Saturday, August 14, 2010

Increasing Incidence of Juvenile Diabetes

Each year more than 15,000 children and young adults are diagnosed with diabetes in the United States. That's more than 40 adolescents each day, according to the Juvenile Diabetes Research Foundation International.

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Does your child urine frequently? Does he have a wound that takes a long time to heal? Does he feel extreme weakness or fatigue and unexplained weight loss? It’s probable that your child has juvenile diabetes.

It’s all natural for little children to crave for chocolate bars, cotton candies, cakes and ice cream. It’s their joy aside from playing games. However, once they acquire the disease, they can no longer give in to their craving.

Diabetes is a metabolic disorder, which causes high glucose level in the blood. This is due to deficient amount of insulin in the pancreas. If untreated, high glucose level in the blood can cause acidosis or diabetic coma and death. It also causes irritability or behavioral changes in children.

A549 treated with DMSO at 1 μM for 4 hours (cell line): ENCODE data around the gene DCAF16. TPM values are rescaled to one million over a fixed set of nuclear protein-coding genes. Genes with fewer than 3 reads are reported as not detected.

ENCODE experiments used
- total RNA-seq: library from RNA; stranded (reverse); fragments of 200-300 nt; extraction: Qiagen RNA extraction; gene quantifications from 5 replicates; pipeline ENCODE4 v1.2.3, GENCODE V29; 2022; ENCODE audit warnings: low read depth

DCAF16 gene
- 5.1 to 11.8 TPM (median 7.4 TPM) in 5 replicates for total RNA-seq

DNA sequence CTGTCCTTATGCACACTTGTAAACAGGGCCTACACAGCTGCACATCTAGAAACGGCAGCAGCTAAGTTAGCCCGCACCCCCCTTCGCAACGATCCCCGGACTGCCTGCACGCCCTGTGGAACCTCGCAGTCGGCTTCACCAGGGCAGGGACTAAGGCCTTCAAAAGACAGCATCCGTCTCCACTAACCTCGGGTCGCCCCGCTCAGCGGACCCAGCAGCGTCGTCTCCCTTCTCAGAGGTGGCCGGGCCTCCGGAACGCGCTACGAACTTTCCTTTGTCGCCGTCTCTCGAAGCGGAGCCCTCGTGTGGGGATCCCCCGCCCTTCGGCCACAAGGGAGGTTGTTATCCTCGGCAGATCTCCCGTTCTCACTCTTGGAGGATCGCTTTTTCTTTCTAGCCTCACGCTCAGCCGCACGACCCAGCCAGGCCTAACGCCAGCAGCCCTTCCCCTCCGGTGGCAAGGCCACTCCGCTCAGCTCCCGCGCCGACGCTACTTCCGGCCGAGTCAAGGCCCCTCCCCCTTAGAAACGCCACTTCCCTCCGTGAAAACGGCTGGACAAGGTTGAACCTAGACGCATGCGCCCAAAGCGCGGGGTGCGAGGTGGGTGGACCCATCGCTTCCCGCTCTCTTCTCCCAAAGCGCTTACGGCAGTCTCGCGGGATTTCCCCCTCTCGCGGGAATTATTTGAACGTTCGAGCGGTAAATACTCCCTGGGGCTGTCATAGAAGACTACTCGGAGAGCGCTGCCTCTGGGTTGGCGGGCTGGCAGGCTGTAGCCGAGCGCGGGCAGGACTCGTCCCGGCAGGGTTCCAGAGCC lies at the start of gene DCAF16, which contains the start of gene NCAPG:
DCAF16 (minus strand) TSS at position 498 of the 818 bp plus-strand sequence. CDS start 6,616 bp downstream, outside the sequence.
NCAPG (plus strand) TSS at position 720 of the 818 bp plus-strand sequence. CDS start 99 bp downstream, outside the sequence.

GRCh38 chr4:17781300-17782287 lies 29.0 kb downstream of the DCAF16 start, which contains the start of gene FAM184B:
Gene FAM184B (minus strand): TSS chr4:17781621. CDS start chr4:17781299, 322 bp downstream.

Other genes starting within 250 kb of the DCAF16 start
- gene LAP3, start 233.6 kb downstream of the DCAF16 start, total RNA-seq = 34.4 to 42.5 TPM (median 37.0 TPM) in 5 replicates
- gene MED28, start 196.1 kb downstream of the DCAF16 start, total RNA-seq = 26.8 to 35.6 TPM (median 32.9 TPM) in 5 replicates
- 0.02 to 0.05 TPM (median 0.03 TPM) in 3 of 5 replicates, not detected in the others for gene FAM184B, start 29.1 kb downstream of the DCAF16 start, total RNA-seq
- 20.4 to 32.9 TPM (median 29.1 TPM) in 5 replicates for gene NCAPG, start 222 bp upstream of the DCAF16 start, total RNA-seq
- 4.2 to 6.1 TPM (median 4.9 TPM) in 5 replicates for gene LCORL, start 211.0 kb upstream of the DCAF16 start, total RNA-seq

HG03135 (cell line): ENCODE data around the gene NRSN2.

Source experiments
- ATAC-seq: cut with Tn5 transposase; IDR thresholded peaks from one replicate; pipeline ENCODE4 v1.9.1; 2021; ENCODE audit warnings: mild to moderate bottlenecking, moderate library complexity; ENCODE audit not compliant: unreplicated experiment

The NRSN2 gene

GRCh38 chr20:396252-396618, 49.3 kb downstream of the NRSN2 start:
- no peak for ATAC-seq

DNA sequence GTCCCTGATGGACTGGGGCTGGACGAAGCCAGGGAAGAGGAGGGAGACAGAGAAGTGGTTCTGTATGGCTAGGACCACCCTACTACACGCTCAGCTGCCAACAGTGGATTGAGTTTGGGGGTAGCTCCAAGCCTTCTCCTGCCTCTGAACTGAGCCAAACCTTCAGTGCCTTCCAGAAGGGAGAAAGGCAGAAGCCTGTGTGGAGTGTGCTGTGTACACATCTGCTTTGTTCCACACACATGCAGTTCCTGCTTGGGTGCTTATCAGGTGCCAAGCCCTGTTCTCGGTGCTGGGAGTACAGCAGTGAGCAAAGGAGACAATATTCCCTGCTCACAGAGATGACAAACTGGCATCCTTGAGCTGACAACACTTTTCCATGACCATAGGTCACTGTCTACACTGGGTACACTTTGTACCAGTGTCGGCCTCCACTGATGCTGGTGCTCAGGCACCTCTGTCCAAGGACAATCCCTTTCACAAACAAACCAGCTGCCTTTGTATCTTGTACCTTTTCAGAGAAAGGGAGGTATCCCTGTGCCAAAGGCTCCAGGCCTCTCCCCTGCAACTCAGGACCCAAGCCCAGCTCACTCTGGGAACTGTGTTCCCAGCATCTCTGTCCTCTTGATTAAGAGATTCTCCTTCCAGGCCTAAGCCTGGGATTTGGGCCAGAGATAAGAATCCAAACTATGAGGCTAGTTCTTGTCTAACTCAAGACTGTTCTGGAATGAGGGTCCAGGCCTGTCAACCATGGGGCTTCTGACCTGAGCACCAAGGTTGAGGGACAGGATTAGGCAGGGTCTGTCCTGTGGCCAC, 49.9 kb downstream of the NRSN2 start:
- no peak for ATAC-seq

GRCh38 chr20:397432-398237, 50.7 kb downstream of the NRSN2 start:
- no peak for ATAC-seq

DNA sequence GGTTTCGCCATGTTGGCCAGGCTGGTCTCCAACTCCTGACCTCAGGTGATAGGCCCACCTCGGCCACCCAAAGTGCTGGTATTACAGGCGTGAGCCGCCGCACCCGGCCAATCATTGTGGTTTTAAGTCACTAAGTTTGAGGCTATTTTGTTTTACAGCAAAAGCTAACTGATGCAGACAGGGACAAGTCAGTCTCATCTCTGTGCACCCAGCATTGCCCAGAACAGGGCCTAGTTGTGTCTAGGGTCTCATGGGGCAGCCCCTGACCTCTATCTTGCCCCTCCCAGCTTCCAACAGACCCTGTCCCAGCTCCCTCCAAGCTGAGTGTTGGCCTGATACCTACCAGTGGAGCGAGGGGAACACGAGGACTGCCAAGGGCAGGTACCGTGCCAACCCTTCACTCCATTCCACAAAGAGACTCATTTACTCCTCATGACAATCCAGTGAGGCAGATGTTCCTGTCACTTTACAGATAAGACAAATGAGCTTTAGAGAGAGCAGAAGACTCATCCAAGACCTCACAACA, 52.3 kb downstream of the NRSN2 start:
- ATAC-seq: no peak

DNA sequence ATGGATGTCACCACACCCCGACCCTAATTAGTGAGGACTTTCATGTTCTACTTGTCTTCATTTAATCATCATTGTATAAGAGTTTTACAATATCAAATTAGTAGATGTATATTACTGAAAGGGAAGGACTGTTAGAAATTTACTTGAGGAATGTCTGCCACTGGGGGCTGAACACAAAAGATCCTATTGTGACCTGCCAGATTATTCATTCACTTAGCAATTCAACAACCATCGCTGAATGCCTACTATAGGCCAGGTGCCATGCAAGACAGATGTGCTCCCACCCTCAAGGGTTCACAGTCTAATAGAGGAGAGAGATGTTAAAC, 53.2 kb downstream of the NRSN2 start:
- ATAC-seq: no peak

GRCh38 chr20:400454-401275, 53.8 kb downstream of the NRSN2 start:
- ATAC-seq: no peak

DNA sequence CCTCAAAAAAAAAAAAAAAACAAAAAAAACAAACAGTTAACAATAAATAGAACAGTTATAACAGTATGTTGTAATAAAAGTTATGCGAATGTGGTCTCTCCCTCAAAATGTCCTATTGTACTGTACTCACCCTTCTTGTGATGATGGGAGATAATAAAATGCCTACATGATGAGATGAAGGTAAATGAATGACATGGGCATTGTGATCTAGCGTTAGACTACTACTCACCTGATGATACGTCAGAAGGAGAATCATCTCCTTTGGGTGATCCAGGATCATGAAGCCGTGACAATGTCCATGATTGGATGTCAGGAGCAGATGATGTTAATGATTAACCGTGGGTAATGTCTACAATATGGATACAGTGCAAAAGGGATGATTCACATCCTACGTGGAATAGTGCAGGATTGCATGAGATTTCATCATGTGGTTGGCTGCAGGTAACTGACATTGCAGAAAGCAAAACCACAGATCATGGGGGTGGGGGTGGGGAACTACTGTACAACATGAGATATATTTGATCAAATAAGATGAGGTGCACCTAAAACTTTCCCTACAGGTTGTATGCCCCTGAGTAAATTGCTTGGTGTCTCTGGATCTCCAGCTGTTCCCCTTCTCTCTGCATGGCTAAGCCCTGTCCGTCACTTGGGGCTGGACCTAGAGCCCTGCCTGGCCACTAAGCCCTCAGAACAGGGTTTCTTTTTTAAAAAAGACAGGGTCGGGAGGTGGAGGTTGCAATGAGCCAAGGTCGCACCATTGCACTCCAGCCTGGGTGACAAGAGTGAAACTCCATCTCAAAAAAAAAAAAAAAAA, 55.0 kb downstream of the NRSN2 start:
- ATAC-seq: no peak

Many say that kids in this generation are susceptible to acquire the disease because of their sedentary lifestyle. Children today consume most of their time with computer games and eating unhealthy food, which makes them obese. However, clinical studies point at auto-immune disorder as the culprit for diabetes incidence in children and not directly obesity or the overeating of sweets. It means that the body’s own anti-bodies destroy its pancreas, which causes the organ’s inability to create insulin.

Early detection is still crucial in the treatment of insulin-dependent diabetes among children. Treatment includes insulin shots twice a day and a regulated diet, which is 1,000 calories per day. Doctors do not totally prohibit sweets to children with diabetes, as long as they constantly monitor their blood sugar level and calorie intake. 

According to statistics, 1 out of every 5 adult Filipinos has diabetes and about 3 out of 5 are likely to develop the disease if they don’t change their lifestyle. Among children, statistics are scarce but according to a US study, one in every seven thousand children in America has insulin-dependent diabetes.

If your child shows any indication that he has the disease like, frequent urination, extreme thirst or hunger, extreme fatigue, unexplained weight loss, chronic wounds, numbness in the hands or feet or blurred vision, it would be best to seek medical attention immediately.

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